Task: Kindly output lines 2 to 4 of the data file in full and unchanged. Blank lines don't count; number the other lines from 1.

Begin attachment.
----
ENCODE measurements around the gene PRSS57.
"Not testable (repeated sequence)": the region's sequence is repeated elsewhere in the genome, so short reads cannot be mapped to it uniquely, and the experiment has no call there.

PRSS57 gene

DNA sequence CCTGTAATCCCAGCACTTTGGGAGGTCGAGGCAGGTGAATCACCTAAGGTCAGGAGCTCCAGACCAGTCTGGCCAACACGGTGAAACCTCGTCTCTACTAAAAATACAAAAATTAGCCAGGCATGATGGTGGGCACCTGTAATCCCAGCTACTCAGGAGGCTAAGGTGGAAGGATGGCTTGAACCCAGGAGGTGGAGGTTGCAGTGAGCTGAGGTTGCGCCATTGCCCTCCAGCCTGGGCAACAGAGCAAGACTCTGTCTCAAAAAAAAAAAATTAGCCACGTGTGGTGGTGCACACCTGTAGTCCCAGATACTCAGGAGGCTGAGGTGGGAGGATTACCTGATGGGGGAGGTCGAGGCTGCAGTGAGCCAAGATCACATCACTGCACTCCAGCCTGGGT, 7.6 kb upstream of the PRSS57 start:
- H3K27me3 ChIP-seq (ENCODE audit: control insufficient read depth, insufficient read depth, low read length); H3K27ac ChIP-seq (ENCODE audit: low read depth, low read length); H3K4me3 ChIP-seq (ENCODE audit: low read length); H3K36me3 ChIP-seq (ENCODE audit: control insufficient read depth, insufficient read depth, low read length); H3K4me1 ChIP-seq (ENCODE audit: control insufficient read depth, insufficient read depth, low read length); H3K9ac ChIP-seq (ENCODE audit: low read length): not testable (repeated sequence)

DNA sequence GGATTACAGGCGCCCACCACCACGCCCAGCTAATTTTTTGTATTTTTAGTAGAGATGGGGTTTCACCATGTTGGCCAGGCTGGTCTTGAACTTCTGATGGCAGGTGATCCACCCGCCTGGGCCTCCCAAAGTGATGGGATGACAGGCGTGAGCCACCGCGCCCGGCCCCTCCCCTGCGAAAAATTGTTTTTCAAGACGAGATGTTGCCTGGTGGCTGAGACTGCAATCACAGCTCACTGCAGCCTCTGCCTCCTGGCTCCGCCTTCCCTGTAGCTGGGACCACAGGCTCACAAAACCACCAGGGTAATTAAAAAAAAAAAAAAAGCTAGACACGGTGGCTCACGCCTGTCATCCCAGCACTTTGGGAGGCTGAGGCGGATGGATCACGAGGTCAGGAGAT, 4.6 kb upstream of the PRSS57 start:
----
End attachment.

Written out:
"Not testable (repeated sequence)": the region's sequence is repeated elsewhere in the genome, so short reads cannot be mapped to it uniquely, and the experiment has no call there.

PRSS57 gene

DNA sequence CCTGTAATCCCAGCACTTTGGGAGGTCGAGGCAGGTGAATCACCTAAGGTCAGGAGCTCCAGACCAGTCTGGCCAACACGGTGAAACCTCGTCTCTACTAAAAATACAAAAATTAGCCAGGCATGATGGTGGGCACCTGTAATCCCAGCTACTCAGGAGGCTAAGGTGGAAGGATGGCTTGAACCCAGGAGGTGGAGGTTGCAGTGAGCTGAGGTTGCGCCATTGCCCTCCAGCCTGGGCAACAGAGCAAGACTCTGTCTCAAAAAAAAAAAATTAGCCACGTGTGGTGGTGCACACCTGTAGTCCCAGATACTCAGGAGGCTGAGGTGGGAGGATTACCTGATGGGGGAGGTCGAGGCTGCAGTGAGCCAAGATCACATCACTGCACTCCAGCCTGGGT, 7.6 kb upstream of the PRSS57 start: